Dear FISers,

In previous posts I have disparaged using language as the base model for
building a general theory of information.
Though I realize that this may seem almost heretical, it is not a claim
that all those who use linguistic analogies are wrong, only that it can be
causally misleading.
I came to this view decades back in my research into the neurology and
evolution of the human language capacity.
And it became an orgnizing theme in my 1997 book The Symbolic Species.
Early in the book I describe what I (and now other evolutionary biologists)
have come to refer to as a "porcupine fallacy" in evolutionary thinking.
Though I use it to critique a misleading evolutionary taxonomizing
tendency, I think it also applies to biosemiotic and information theoretic
thinking as well.
So to exemplify my reasoning (with apologies for quoting myself) I append
the following excerpt from the book.

"But there is a serious problem with using language as the model for
analyzing other

species’ communication in hindsight. It leads us to treat every other form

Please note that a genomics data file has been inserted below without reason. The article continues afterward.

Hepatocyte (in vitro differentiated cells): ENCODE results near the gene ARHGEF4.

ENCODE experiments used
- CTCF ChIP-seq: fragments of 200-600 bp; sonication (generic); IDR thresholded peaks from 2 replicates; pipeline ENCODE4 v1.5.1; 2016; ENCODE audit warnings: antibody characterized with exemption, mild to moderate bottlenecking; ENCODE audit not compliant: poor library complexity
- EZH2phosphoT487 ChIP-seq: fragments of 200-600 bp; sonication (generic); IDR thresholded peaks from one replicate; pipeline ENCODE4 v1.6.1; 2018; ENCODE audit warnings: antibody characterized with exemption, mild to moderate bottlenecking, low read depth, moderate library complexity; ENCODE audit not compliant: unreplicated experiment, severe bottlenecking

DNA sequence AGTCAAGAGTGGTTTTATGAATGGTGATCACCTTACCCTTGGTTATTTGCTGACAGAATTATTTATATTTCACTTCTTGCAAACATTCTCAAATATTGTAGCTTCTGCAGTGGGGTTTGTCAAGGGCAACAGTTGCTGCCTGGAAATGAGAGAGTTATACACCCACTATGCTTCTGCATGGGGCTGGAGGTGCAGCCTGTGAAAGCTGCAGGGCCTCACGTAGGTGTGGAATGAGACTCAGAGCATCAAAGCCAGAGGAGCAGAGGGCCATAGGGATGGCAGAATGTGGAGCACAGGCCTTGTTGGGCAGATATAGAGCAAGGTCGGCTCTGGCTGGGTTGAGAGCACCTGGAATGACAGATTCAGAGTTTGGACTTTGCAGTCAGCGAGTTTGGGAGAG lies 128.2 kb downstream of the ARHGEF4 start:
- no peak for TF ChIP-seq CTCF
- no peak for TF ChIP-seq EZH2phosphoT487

of communication as

exceptions to a rule based on the one most exceptional and divergent case.
No analytic method

could be more perverse. Social communication has been around for as long as
animals have

interacted and reproduced sexually. Vocal communication has been around at
least as long as frogs

have croaked out their mating calls in the night air. Linguistic
communication was an afterthought,

so to speak, a very recent and very idiosyncratic deviation from an ancient
and well-established

mode of communicating. It cannot possibly provide an appropriate model
against which to assess

other forms of communication. It is the rare exception, not the rule, and a
quite anomalous

exception at that. It is a bit like categorizing birds’ wings with respect
to the extent they possess or

lack the characteristics of penguins’ wings, or like analyzing the types of
hair on different mammals

with respect to their degree of resemblance to porcupine quills. It is an

anthropocentric bias—perhaps if we were penguins or porcupines we might see
more typical wings

and hair as primitive stages compared to our own more advanced
adaptations—but it does more to